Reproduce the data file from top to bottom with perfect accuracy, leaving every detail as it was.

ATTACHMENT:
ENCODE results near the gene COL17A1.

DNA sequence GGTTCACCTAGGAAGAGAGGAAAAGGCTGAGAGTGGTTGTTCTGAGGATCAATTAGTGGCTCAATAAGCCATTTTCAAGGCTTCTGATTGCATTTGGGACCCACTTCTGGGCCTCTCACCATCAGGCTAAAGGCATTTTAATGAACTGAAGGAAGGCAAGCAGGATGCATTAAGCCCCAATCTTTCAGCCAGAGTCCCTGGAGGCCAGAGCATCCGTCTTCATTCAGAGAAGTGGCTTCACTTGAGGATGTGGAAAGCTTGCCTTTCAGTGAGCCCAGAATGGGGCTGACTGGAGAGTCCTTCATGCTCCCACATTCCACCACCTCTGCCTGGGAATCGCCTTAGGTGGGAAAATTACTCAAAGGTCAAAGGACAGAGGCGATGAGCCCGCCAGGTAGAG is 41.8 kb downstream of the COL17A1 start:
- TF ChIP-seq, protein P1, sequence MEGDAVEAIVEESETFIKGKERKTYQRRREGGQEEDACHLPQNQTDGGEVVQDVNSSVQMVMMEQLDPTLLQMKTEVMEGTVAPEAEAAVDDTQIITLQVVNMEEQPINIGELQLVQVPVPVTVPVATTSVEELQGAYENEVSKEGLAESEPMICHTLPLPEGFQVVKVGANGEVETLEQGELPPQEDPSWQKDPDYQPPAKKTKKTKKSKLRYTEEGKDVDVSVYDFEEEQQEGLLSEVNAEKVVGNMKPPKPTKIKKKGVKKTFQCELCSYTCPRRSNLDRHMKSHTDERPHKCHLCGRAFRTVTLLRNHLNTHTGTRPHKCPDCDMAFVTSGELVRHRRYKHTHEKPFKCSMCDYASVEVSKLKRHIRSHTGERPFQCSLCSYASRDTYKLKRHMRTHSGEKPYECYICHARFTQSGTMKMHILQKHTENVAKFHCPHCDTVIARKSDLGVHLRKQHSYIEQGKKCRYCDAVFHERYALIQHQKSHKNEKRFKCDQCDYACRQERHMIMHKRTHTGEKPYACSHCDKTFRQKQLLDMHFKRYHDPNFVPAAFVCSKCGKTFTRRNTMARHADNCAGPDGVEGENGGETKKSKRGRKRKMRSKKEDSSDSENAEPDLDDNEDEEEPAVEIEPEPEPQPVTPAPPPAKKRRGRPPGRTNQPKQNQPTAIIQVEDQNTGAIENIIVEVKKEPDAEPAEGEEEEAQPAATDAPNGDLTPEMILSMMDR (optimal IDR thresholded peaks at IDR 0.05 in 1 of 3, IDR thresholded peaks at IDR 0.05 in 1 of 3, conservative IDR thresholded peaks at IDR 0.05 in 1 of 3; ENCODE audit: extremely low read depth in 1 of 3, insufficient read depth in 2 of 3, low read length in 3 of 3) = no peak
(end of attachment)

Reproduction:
ENCODE results near the gene COL17A1.

DNA sequence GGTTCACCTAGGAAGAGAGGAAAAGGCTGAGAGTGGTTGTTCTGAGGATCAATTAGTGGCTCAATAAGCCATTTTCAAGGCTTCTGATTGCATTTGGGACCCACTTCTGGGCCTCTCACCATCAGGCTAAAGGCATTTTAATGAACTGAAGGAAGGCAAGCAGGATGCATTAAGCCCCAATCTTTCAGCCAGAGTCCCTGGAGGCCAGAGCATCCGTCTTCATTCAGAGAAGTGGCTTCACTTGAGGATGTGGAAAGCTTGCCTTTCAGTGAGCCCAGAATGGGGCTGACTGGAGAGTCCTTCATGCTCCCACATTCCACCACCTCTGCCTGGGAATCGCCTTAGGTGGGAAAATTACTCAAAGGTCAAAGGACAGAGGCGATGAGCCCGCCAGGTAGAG is 41.8 kb downstream of the COL17A1 start:
- TF ChIP-seq, protein P1, sequence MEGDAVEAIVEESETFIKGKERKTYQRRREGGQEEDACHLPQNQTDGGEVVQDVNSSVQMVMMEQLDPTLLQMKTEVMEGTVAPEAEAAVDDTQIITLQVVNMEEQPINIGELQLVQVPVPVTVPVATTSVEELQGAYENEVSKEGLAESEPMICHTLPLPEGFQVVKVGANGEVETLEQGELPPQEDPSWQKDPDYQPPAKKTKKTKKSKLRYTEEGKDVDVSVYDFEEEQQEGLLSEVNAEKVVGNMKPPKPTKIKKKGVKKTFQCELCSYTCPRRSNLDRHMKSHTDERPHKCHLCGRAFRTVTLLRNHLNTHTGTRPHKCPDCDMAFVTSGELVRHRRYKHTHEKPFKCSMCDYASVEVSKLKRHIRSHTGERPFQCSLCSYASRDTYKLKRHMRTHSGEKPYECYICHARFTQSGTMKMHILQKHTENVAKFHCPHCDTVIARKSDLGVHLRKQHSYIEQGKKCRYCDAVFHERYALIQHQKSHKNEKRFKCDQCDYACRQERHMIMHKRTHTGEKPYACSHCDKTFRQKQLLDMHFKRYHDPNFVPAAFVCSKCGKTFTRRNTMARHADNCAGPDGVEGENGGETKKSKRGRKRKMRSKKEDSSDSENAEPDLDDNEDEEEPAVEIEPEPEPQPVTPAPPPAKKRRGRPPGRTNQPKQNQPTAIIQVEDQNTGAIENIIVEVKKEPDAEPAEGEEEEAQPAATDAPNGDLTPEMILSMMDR (optimal IDR thresholded peaks at IDR 0.05 in 1 of 3, IDR thresholded peaks at IDR 0.05 in 1 of 3, conservative IDR thresholded peaks at IDR 0.05 in 1 of 3; ENCODE audit: extremely low read depth in 1 of 3, insufficient read depth in 2 of 3, low read length in 3 of 3) = no peak